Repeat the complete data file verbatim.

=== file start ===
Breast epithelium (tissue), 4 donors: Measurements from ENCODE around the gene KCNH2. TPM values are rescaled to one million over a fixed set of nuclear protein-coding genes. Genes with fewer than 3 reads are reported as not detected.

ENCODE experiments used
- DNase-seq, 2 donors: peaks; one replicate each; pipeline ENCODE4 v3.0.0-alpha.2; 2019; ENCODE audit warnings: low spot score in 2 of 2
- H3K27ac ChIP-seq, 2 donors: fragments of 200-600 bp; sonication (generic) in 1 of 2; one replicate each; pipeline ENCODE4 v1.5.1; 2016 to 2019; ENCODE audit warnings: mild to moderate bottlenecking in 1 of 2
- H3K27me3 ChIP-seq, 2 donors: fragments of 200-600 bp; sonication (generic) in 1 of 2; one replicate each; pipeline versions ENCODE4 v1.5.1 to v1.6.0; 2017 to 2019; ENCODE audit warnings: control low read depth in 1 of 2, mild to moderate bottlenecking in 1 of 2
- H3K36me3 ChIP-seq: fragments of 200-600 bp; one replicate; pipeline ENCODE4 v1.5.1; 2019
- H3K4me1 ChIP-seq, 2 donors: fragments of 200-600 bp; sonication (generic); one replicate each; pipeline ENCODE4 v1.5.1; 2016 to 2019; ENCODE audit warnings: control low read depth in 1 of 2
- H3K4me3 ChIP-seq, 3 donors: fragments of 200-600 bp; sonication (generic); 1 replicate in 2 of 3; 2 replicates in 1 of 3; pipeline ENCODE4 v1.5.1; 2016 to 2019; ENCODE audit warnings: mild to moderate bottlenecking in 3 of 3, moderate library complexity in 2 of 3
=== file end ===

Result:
Breast epithelium (tissue), 4 donors: Measurements from ENCODE around the gene KCNH2. TPM values are rescaled to one million over a fixed set of nuclear protein-coding genes. Genes with fewer than 3 reads are reported as not detected.

ENCODE experiments used
- DNase-seq, 2 donors: peaks; one replicate each; pipeline ENCODE4 v3.0.0-alpha.2; 2019; ENCODE audit warnings: low spot score in 2 of 2
- H3K27ac ChIP-seq, 2 donors: fragments of 200-600 bp; sonication (generic) in 1 of 2; one replicate each; pipeline ENCODE4 v1.5.1; 2016 to 2019; ENCODE audit warnings: mild to moderate bottlenecking in 1 of 2
- H3K27me3 ChIP-seq, 2 donors: fragments of 200-600 bp; sonication (generic) in 1 of 2; one replicate each; pipeline versions ENCODE4 v1.5.1 to v1.6.0; 2017 to 2019; ENCODE audit warnings: control low read depth in 1 of 2, mild to moderate bottlenecking in 1 of 2
- H3K36me3 ChIP-seq: fragments of 200-600 bp; one replicate; pipeline ENCODE4 v1.5.1; 2019
- H3K4me1 ChIP-seq, 2 donors: fragments of 200-600 bp; sonication (generic); one replicate each; pipeline ENCODE4 v1.5.1; 2016 to 2019; ENCODE audit warnings: control low read depth in 1 of 2
- H3K4me3 ChIP-seq, 3 donors: fragments of 200-600 bp; sonication (generic); 1 replicate in 2 of 3; 2 replicates in 1 of 3; pipeline ENCODE4 v1.5.1; 2016 to 2019; ENCODE audit warnings: mild to moderate bottlenecking in 3 of 3, moderate library complexity in 2 of 3